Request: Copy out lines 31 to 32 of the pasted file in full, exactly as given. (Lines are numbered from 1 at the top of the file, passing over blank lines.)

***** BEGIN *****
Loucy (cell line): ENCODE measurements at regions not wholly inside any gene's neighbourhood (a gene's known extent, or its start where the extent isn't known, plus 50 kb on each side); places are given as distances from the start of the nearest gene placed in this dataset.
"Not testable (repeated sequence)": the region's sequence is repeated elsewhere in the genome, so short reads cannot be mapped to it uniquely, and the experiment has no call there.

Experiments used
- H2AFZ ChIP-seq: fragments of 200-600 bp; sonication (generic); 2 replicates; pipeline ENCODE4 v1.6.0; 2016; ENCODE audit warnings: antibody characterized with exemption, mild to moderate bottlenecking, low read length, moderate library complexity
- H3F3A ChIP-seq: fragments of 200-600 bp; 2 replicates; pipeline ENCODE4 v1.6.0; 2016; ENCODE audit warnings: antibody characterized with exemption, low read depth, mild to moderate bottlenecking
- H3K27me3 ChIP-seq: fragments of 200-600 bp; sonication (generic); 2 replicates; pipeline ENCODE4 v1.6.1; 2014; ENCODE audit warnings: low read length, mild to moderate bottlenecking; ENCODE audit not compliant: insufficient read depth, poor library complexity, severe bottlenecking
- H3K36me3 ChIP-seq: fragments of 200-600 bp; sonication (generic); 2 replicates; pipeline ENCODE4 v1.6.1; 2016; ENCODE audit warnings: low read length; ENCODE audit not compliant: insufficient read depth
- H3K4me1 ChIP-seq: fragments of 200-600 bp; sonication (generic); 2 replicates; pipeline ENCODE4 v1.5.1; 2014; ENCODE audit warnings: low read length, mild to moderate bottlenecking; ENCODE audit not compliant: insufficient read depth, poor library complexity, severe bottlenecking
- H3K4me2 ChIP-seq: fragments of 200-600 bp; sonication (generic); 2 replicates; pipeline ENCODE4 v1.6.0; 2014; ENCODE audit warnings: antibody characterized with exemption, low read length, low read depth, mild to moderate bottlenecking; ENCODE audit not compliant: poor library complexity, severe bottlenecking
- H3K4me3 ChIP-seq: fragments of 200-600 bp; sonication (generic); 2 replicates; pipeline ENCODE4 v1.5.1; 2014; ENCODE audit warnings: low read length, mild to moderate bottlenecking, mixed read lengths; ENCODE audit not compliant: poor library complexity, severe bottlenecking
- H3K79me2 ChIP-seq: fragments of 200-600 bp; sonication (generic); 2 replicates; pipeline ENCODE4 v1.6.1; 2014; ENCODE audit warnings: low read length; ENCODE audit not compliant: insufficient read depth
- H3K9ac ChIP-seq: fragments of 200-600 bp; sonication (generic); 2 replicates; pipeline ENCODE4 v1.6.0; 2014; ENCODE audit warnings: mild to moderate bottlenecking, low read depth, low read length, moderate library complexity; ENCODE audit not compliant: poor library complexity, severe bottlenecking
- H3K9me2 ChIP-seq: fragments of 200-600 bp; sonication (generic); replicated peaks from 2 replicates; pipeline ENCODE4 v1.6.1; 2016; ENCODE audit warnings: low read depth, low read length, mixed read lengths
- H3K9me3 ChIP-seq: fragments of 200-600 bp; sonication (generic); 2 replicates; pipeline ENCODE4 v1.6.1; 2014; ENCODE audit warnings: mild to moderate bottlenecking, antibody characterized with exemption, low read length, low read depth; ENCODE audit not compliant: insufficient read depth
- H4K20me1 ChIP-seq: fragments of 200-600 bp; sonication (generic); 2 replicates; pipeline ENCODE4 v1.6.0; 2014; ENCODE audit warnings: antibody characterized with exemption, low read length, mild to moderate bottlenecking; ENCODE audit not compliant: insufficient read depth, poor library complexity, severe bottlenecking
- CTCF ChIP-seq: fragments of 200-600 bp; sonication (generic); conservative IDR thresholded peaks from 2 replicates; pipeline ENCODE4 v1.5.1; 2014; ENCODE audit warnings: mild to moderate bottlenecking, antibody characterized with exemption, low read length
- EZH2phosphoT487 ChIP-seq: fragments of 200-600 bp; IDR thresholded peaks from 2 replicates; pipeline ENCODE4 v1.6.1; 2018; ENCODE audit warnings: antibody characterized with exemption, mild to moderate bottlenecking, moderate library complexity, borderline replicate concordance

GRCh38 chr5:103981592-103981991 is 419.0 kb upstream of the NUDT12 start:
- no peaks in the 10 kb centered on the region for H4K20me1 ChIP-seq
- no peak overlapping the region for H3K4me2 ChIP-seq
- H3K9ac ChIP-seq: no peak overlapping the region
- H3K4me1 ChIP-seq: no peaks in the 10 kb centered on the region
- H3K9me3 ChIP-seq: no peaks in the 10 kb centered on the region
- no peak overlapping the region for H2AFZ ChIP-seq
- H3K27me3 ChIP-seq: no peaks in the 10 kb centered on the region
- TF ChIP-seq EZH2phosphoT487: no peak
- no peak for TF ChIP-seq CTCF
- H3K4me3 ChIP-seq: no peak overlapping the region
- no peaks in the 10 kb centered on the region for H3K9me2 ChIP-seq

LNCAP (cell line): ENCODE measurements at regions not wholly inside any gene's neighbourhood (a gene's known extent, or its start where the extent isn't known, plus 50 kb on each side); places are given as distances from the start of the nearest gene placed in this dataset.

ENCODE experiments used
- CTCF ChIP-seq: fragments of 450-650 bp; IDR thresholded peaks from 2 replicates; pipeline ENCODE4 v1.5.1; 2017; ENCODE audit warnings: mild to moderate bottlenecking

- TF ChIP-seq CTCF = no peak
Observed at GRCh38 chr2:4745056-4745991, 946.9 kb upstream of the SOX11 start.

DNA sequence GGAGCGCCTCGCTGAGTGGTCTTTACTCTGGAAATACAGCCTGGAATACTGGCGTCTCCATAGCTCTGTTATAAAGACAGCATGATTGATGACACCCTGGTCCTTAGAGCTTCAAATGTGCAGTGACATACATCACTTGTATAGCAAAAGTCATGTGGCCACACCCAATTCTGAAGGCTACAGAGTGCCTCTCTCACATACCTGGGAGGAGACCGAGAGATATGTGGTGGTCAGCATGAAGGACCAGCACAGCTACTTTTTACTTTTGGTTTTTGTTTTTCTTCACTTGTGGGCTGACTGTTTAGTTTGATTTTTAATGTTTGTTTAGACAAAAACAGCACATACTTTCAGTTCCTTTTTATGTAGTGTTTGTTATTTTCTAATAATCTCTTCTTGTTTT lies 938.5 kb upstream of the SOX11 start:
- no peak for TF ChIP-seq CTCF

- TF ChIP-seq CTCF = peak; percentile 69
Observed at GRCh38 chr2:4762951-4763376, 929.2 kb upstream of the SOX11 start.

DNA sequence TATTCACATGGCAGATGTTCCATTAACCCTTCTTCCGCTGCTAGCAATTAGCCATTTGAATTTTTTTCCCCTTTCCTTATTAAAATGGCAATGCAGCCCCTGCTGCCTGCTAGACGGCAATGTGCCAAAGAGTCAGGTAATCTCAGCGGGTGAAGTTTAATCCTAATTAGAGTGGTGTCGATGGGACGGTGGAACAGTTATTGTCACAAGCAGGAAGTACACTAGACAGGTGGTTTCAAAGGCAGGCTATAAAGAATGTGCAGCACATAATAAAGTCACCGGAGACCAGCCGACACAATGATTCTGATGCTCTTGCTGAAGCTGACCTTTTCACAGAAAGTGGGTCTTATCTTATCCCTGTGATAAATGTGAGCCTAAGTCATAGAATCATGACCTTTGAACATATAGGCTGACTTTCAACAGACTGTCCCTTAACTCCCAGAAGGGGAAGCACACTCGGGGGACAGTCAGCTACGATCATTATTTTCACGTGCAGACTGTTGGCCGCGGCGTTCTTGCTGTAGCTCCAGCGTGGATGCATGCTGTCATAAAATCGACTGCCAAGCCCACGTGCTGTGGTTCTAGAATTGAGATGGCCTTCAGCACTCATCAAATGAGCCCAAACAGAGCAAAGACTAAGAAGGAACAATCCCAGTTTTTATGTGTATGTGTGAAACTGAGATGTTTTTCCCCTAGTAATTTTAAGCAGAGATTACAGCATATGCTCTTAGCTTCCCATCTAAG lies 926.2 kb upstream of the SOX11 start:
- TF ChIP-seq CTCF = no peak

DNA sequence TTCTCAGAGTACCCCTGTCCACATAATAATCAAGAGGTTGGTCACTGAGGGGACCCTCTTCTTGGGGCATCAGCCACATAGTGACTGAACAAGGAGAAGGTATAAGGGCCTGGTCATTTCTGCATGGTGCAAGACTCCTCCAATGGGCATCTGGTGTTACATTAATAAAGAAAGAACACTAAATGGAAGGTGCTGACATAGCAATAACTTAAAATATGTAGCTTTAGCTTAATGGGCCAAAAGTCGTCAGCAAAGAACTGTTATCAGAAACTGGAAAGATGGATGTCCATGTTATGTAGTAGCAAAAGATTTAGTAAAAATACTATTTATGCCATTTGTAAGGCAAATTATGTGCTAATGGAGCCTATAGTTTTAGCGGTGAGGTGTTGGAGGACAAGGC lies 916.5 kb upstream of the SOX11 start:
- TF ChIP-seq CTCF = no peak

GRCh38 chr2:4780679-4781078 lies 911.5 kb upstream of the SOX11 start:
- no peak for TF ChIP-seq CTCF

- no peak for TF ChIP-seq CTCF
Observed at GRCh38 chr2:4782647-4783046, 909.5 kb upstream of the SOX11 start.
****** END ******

ENCODE experiments used
- CTCF ChIP-seq: fragments of 450-650 bp; IDR thresholded peaks from 2 replicates; pipeline ENCODE4 v1.5.1; 2017; ENCODE audit warnings: mild to moderate bottlenecking